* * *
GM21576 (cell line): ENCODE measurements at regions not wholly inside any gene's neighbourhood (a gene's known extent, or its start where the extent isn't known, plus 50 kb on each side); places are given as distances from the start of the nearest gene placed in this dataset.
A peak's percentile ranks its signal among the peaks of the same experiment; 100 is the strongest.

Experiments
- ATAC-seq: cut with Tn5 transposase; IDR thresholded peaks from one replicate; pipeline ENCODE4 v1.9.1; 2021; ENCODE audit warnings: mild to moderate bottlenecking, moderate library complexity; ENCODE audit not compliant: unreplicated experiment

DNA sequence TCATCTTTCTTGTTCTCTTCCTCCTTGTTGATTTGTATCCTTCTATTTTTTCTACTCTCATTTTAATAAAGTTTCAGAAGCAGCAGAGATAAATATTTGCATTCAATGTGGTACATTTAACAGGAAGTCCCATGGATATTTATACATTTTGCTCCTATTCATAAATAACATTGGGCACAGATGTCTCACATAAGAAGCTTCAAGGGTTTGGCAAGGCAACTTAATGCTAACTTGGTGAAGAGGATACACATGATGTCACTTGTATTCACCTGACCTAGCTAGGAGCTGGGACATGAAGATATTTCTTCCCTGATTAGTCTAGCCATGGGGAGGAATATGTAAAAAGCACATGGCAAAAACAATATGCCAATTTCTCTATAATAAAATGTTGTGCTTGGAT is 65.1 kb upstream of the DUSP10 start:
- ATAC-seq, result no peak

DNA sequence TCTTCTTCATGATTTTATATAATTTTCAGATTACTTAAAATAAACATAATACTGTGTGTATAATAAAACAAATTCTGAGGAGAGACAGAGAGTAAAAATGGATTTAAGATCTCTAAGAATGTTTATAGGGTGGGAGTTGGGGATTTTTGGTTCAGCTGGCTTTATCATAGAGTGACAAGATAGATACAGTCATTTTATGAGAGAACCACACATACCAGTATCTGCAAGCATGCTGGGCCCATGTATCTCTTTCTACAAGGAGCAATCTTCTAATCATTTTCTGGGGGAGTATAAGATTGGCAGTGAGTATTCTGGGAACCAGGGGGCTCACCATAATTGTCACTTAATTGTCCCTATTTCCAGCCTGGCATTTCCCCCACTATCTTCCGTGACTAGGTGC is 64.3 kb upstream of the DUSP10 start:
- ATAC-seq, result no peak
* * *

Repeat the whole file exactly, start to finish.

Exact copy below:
GM21576 (cell line): ENCODE measurements at regions not wholly inside any gene's neighbourhood (a gene's known extent, or its start where the extent isn't known, plus 50 kb on each side); places are given as distances from the start of the nearest gene placed in this dataset.
A peak's percentile ranks its signal among the peaks of the same experiment; 100 is the strongest.

Experiments
- ATAC-seq: cut with Tn5 transposase; IDR thresholded peaks from one replicate; pipeline ENCODE4 v1.9.1; 2021; ENCODE audit warnings: mild to moderate bottlenecking, moderate library complexity; ENCODE audit not compliant: unreplicated experiment

DNA sequence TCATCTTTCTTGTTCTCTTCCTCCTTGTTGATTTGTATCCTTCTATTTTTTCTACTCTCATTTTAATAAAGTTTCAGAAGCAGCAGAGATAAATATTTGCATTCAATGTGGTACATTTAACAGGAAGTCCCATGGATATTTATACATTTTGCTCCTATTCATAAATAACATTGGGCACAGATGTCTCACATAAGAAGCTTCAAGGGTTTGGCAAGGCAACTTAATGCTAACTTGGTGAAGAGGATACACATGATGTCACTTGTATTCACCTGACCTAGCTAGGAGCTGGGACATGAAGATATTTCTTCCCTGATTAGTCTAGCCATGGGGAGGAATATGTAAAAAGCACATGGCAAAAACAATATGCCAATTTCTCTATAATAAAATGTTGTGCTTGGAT is 65.1 kb upstream of the DUSP10 start:
- ATAC-seq, result no peak

DNA sequence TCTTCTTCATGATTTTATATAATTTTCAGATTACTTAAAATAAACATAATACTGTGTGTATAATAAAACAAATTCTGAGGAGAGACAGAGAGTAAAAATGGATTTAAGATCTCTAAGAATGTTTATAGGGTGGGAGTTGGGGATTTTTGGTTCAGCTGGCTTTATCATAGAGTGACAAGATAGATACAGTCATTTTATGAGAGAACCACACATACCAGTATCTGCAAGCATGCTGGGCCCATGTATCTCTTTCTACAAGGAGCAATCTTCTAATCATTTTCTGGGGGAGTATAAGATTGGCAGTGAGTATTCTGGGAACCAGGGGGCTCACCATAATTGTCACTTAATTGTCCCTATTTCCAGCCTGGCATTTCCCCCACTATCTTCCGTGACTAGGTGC is 64.3 kb upstream of the DUSP10 start:
- ATAC-seq, result no peak